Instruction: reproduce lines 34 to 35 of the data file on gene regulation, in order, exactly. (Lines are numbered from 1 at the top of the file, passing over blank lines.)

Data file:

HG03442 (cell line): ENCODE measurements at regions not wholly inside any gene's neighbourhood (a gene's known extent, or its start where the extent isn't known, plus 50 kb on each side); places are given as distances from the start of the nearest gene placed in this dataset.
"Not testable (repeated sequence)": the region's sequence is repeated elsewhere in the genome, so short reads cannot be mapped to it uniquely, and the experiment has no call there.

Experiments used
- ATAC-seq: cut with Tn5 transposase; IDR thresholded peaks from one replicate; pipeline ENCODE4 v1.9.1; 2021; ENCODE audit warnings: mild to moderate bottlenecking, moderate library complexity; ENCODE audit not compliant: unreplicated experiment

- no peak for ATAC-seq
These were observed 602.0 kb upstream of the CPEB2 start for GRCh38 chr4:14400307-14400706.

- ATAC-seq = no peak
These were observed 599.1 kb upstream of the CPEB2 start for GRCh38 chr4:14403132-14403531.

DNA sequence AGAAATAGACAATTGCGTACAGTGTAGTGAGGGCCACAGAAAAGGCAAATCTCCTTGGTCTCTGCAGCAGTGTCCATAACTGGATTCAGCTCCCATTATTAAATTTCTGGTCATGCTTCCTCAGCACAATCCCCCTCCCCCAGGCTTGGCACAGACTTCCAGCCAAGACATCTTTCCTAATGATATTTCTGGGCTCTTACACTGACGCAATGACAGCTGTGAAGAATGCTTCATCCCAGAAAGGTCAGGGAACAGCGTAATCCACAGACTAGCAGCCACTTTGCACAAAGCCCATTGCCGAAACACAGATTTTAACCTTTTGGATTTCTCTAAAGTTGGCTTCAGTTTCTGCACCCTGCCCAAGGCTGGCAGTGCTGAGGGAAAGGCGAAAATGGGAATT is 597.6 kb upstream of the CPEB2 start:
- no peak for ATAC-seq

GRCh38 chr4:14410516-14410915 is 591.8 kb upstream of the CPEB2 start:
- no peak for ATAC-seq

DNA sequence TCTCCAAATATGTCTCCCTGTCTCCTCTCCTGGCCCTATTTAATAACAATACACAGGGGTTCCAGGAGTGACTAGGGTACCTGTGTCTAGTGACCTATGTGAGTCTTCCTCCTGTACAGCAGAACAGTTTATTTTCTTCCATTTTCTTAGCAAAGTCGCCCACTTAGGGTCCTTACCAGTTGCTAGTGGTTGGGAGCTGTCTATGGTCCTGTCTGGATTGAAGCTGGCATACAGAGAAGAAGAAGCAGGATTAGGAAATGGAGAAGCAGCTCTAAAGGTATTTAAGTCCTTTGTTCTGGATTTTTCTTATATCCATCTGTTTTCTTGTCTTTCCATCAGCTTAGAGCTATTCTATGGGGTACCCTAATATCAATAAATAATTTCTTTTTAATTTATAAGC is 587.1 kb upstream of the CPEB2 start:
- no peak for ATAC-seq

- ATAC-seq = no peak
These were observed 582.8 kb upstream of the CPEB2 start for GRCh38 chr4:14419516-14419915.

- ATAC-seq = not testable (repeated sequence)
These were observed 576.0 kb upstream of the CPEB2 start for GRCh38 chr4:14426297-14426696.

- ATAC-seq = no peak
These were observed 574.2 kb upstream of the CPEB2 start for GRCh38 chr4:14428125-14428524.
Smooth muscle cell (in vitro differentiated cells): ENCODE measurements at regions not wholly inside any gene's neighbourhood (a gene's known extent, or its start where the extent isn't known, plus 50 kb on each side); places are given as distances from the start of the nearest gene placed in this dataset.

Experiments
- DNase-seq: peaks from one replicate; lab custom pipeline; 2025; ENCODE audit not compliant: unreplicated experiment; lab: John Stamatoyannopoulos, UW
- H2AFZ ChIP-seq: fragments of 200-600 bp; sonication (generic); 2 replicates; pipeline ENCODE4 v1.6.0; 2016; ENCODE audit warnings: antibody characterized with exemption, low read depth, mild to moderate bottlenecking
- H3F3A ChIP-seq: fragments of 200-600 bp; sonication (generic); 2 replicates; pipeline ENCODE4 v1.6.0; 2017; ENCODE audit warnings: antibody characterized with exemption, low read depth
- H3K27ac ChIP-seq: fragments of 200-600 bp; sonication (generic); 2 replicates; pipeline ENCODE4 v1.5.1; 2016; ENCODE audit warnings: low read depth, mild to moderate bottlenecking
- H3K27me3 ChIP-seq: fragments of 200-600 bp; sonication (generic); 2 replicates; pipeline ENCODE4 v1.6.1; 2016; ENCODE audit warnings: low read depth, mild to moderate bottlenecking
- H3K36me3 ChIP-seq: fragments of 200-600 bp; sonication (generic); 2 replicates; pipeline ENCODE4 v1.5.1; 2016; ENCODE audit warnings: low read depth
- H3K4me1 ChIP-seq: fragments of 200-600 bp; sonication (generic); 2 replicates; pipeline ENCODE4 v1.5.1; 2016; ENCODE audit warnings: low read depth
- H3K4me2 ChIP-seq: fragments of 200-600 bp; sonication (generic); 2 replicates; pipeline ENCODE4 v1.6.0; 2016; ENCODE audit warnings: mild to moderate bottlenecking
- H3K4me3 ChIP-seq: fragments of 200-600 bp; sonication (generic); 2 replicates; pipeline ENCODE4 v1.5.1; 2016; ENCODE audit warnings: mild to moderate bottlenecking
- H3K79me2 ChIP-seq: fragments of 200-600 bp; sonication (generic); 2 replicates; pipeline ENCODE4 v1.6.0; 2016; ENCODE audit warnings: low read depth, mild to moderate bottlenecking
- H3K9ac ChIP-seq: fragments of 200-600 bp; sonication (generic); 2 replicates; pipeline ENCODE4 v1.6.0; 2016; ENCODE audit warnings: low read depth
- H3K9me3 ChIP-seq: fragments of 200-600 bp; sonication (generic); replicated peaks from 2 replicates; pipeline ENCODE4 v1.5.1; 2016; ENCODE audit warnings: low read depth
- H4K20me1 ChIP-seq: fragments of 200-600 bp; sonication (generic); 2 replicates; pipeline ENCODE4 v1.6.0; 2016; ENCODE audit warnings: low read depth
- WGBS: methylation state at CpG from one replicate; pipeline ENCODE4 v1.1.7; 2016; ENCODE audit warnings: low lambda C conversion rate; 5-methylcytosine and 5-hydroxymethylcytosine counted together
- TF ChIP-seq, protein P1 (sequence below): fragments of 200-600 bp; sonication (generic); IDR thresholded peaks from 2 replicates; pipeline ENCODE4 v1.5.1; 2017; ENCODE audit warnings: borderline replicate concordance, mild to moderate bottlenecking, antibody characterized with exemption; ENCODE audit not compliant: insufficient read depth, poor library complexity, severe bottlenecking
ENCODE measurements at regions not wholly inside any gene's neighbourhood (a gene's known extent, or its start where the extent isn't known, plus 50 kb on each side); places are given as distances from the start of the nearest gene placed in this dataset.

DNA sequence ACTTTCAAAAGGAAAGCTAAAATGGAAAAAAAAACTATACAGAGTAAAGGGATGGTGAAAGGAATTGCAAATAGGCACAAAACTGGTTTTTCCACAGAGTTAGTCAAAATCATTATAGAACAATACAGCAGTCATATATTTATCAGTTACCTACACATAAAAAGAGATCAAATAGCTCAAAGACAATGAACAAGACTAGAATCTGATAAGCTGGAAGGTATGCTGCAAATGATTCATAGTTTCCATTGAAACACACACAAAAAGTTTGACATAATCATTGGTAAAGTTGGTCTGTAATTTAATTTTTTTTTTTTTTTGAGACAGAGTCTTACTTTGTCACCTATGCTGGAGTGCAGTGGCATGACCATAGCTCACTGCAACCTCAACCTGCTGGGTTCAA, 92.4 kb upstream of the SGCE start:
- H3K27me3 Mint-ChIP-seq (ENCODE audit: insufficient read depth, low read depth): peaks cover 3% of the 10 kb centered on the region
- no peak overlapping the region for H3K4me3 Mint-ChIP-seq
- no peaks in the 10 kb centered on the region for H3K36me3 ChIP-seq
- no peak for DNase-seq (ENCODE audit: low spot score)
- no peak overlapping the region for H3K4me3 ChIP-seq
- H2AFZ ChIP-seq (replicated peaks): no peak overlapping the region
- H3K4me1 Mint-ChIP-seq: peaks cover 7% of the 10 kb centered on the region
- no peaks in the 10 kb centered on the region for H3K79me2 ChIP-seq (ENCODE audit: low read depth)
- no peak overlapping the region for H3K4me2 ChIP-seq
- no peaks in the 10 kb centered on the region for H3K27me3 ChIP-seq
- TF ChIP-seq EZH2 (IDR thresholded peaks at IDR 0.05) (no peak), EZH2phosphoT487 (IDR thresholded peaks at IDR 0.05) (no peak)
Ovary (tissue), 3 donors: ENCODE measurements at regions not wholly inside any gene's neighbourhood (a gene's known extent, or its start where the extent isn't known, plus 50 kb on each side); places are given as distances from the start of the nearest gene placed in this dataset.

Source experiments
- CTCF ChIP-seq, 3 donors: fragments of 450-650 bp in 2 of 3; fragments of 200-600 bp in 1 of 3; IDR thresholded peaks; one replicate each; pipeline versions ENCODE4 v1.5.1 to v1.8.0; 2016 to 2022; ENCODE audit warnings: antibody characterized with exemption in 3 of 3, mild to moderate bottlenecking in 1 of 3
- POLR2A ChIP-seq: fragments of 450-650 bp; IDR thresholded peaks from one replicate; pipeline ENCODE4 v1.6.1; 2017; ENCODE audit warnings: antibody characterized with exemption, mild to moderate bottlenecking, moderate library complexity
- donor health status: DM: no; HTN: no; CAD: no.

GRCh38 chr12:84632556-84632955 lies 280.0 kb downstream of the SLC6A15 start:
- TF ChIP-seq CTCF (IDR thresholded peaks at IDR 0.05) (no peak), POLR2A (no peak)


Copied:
- H3K9me3 ChIP-seq: fragments of 200-600 bp; sonication (generic); replicated peaks from 2 replicates; pipeline ENCODE4 v1.5.1; 2016; ENCODE audit warnings: low read depth
- H4K20me1 ChIP-seq: fragments of 200-600 bp; sonication (generic); 2 replicates; pipeline ENCODE4 v1.6.0; 2016; ENCODE audit warnings: low read depth